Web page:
By Joe Trippi
updated 11/2/2004 12:36:05 PM ET 2004-11-02T17:36:05

The question the pundits have been asking these last few days is whether or not those between 18 and 29 years of age show up at the polls today.  Journalists have come to call these potential voters the “wild card” in today’s election.

What will happen today has been obvious from the first days of Howard Dean’s campaign for President.  Generation E—the empowered generation, has been more involved in the 2004 campaign from the start than any  other group of Americans.  And they have been more active as they have attained voting age than any generation in decades.

The signs have been all around us, but still the experts seem to want to deny the obvious.  They created and carried a no-name, no chance candidacy to front-runner status for the Democratic nomination.  Generation E was largely responsible for raising Howard Dean more money than any Democrat in history, and they campaigned their hearts out by the hundreds of thousands across the country.  When Dean’s candidacy failed through no fault of their own, they stayed active and involved, putting their energy and feeling of empowerment to change the country behind the candidacy of John Kerry where they largely were responsible for raising the $80 million that Kerry garnered from Internet contributions.  Arguably, they kept John Kerry financially competitive with George Bush who raised $10 million on the Internet.

I have traveled to college and high school campuses, and yes, to working-class neighborhoods where too many are still not making it to campuses of higher education. I have never, in 30 years of politics, witnessed such energy among those under 30. You have to be politically blind not to see it.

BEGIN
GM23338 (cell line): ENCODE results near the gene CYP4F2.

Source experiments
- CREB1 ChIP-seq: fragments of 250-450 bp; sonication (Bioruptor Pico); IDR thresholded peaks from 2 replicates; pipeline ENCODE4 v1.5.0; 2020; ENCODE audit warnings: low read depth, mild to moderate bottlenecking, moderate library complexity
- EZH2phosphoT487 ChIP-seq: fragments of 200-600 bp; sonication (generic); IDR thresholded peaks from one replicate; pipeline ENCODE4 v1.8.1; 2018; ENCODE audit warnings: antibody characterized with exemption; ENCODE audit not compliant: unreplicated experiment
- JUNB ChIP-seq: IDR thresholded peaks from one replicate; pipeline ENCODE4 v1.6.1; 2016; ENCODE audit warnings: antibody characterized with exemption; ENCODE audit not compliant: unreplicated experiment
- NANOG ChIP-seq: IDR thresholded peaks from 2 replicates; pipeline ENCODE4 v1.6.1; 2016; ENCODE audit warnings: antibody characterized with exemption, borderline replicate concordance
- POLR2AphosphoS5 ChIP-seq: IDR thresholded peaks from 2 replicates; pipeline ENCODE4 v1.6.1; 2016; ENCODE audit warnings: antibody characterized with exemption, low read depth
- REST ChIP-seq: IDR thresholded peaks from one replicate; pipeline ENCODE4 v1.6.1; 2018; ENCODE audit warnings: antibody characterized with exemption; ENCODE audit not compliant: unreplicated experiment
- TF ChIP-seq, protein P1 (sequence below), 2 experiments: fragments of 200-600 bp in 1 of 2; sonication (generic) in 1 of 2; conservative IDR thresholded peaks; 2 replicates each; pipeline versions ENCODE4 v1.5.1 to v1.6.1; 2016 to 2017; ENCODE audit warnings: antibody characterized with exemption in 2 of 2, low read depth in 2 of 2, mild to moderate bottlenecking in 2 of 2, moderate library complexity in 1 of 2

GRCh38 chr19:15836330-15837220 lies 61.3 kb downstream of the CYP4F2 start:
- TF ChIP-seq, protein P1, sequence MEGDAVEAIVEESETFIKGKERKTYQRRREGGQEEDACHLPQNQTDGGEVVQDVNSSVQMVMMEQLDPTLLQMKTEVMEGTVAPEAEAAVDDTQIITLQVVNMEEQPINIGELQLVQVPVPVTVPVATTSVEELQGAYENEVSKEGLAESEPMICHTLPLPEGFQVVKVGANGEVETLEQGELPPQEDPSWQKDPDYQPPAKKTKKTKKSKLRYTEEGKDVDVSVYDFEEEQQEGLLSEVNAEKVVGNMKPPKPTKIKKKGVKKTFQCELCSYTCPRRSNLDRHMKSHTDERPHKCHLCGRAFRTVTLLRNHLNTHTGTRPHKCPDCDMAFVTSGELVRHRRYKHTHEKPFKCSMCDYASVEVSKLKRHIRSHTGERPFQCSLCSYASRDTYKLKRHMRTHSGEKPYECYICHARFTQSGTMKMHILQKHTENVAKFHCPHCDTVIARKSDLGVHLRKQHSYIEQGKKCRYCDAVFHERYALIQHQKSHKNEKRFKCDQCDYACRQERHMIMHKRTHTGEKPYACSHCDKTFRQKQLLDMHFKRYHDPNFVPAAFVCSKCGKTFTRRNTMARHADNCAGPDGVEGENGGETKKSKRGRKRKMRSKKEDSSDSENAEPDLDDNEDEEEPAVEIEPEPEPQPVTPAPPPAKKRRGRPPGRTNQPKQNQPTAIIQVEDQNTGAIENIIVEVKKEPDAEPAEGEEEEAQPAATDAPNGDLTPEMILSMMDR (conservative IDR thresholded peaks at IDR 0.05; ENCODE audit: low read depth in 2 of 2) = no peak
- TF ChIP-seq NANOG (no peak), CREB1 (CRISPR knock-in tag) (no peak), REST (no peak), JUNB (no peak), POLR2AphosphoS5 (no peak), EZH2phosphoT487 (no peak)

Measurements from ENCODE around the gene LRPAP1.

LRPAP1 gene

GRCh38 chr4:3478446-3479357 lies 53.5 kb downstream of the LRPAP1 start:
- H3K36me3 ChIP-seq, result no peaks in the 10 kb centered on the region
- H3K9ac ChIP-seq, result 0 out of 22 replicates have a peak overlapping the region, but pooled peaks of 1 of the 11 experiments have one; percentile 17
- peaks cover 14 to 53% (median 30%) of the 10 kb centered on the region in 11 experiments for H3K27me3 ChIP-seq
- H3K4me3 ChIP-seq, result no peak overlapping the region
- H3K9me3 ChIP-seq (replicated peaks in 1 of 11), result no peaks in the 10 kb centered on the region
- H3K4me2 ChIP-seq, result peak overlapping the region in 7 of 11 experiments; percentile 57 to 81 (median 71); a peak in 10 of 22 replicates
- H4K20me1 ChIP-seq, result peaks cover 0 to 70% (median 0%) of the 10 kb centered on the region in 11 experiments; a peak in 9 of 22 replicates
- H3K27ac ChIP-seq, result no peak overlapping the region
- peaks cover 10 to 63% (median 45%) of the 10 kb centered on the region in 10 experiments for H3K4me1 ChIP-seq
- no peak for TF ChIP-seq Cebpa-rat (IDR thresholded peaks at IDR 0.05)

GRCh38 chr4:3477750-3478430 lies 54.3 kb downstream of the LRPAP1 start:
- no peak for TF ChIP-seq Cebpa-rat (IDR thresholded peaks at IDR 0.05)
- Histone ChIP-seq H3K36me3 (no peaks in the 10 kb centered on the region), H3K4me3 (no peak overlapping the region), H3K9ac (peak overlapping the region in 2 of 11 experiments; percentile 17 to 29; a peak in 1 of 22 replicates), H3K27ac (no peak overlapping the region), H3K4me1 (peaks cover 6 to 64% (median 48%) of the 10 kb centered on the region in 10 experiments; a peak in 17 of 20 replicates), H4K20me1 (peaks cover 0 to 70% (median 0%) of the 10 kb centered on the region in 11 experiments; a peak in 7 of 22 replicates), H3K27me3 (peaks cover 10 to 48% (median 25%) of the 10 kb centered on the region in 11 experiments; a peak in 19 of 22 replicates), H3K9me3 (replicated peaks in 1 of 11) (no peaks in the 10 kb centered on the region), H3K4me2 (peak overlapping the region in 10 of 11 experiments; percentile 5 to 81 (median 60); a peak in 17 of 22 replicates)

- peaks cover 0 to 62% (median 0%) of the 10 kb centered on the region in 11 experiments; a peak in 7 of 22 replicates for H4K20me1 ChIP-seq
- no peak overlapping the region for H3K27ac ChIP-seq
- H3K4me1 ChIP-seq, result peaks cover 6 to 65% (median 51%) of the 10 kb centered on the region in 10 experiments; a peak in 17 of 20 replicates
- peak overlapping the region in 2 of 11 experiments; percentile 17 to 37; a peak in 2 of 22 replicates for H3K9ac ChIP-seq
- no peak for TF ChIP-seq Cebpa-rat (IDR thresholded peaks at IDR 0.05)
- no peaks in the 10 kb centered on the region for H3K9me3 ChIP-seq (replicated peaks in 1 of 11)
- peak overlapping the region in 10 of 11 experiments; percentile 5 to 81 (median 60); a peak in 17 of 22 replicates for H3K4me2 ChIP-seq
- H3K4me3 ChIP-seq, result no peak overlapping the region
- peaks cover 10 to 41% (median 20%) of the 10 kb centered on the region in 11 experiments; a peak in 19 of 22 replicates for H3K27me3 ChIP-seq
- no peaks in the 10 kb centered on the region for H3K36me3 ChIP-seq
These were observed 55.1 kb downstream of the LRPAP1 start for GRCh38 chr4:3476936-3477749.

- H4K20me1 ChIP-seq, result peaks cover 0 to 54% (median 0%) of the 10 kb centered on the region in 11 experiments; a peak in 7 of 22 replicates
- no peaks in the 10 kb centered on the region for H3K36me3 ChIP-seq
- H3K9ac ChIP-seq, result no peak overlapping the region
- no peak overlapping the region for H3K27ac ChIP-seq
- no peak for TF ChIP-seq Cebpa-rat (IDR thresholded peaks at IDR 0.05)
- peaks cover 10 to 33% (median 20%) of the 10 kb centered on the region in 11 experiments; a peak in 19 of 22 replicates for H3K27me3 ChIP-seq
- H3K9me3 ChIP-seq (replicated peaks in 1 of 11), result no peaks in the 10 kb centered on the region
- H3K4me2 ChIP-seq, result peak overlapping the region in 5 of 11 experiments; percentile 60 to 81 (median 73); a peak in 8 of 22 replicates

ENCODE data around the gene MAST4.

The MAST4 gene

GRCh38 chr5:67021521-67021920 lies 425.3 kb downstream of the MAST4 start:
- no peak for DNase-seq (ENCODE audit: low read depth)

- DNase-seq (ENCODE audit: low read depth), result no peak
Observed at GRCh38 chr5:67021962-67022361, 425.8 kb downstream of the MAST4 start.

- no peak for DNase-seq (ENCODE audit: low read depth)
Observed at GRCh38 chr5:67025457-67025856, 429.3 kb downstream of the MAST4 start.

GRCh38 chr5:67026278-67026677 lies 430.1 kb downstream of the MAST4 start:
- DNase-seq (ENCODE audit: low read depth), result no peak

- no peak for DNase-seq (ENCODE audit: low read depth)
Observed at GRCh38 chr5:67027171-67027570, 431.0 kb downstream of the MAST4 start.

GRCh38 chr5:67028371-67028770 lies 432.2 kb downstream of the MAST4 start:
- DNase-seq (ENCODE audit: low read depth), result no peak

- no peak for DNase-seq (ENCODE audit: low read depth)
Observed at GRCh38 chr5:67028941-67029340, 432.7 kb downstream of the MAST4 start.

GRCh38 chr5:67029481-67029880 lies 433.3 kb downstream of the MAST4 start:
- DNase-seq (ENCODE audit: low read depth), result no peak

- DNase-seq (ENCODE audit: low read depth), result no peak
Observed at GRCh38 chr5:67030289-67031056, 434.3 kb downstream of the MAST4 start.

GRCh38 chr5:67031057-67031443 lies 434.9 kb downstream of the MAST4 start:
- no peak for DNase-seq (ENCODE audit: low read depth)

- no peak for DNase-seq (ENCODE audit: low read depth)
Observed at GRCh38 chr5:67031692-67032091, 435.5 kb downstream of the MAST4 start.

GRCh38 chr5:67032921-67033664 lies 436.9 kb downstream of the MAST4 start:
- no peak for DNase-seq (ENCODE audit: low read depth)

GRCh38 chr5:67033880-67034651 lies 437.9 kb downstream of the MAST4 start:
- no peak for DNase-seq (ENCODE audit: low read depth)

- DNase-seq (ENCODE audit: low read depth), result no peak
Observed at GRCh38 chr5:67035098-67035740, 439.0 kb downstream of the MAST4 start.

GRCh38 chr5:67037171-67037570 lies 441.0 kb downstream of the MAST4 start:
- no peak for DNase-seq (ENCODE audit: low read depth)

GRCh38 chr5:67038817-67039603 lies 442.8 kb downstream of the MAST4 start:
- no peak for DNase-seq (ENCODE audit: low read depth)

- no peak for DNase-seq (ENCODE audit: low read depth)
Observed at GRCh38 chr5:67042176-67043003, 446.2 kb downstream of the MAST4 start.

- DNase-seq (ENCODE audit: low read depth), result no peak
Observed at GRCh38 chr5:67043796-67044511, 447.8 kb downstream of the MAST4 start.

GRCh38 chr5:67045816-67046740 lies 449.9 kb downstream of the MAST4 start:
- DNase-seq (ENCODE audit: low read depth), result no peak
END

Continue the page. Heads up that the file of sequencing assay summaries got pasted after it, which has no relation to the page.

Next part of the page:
When online polls showed millions of Americans declaring John Kerry the winner of each debate, the pundits declared that the online polls were not scientific.  Indeed they were right.  But they were looking at the wrong thing.  Instead looking at the online poll result and declaring it unscientific, they should have looked at the energy of mostly young people participating in the political process by the millions and declared it “real.”

What has been amazing this year is the creativity of Generation E’s members to spur and engage more of its generation to become involved and make a difference.

The poets and organizers of “Declare Yourself” speak to their own generation in words and have done more than most and have gotten little credit for the message they have carried since the Dean campaign ended. Rock the Vote has been working to light this match for years and helped to make it happen in 2004.

Sites like and are just two examples of the creativity that successfully engaged Generation E, along with a bunch of aging boomers like me.

On the wall outside this building I am writing from at Democracy Plaza, there hangs a quote from Margaret Mead;

“Never doubt that a small group of thoughtful, committed citizens can change the world: indeed it is the only thing that ever has.”

Today another generation of Americans— perhaps the first in decades— goes to the polls believing they can change the world.  

Regardless of the candidate of their choice, and regardless of that candidate’s victory or loss, they are changing our nation’s politics—for the better.   Thank you all for doing that.

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Joe Trippi, Howard Dean's former campaign manager, is an MSNBC contributor and a political analyst for "Hardball with Chris Matthews."

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